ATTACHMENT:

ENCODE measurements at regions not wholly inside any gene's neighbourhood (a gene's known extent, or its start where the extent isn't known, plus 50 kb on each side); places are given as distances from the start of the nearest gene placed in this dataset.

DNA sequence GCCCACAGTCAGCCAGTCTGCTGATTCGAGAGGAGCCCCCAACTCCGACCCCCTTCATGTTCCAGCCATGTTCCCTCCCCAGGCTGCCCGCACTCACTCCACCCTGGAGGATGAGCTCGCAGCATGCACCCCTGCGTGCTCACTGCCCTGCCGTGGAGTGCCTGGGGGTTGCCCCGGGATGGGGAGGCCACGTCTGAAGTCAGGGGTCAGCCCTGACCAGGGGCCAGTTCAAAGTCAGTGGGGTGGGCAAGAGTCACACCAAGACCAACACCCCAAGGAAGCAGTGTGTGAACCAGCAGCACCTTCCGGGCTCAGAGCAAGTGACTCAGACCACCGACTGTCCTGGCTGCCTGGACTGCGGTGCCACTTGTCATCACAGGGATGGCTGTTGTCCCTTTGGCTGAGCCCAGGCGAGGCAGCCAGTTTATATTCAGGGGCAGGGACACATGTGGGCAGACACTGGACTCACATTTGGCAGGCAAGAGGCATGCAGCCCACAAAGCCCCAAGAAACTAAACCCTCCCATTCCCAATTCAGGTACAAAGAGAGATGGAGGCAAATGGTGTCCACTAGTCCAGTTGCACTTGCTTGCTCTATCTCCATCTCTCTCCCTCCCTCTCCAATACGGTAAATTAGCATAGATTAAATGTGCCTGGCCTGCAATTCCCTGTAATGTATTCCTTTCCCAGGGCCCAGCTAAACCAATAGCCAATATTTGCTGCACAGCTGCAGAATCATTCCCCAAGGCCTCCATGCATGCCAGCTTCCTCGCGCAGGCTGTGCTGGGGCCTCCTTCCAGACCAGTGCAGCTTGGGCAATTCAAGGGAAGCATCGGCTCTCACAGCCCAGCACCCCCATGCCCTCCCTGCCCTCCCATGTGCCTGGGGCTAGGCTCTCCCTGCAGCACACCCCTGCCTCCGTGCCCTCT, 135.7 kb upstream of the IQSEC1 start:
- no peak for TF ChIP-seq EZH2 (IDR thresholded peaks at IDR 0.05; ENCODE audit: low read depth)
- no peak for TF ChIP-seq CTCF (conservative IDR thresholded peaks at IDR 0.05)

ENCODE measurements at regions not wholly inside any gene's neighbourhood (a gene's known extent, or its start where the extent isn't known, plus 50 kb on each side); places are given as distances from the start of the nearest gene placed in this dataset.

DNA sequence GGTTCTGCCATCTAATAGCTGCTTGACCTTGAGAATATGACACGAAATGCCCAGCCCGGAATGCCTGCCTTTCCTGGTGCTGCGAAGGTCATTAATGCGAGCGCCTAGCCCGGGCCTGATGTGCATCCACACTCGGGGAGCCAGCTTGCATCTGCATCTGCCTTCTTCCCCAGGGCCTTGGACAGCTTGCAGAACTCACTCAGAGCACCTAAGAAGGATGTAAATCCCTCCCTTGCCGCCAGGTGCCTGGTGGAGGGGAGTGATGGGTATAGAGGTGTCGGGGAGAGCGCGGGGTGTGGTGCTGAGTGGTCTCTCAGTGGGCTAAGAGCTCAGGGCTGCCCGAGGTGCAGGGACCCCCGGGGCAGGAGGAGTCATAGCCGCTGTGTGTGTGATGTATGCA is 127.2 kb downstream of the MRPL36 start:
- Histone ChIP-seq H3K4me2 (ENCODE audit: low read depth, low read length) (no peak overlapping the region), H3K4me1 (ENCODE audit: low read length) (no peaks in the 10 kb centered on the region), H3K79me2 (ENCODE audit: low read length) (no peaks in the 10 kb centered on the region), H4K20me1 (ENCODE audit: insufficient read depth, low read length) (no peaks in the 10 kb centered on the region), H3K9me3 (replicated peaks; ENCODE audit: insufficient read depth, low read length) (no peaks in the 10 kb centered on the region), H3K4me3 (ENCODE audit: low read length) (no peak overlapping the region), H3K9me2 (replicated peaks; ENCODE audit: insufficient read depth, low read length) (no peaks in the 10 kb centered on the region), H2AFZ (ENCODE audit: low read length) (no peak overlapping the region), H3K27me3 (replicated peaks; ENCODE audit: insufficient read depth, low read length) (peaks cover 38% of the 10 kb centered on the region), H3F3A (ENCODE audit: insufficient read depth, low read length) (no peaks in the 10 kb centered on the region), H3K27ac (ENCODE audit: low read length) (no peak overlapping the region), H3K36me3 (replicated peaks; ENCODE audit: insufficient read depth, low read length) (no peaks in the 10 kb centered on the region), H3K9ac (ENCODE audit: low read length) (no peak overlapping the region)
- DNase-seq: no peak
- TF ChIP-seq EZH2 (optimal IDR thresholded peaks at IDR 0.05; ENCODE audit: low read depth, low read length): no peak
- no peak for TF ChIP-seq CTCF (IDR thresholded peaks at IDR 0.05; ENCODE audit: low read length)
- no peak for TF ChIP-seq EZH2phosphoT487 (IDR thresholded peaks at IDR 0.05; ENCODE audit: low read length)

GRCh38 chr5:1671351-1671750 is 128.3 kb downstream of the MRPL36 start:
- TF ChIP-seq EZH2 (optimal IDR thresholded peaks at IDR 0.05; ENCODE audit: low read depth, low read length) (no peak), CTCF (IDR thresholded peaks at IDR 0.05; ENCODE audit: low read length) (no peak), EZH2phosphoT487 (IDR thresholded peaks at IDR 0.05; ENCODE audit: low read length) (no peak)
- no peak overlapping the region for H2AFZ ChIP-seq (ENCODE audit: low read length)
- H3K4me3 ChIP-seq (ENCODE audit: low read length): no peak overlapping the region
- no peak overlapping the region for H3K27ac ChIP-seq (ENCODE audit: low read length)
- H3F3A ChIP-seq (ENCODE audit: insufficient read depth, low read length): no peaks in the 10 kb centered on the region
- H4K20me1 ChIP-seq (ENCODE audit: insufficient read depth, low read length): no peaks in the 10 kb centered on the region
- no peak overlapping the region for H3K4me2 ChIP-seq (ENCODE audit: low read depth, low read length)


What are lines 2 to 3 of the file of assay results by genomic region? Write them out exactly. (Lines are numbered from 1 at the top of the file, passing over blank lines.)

DNA sequence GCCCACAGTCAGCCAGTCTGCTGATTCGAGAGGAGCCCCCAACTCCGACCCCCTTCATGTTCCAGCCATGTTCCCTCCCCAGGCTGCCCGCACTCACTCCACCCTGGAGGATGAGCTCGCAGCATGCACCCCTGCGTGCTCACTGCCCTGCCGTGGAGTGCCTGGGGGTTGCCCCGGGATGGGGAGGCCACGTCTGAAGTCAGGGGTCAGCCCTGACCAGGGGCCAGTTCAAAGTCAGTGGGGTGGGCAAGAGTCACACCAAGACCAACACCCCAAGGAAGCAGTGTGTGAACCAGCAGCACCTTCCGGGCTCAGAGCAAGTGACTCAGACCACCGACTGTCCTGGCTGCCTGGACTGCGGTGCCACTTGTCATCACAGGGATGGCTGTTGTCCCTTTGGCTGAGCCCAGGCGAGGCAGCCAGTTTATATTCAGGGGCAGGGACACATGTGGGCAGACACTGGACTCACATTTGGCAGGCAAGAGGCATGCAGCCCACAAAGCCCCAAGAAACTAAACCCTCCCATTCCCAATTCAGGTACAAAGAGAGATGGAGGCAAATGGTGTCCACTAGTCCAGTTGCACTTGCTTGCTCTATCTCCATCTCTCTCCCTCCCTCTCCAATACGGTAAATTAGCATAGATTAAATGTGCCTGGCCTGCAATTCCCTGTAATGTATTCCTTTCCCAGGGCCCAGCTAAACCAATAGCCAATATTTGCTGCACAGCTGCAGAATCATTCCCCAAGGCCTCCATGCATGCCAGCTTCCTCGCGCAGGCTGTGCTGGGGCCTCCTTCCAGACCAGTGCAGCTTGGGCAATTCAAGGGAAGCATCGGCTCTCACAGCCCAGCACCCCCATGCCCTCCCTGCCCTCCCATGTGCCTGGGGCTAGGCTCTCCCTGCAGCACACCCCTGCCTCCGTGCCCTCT, 135.7 kb upstream of the IQSEC1 start:
- no peak for TF ChIP-seq EZH2 (IDR thresholded peaks at IDR 0.05; ENCODE audit: low read depth)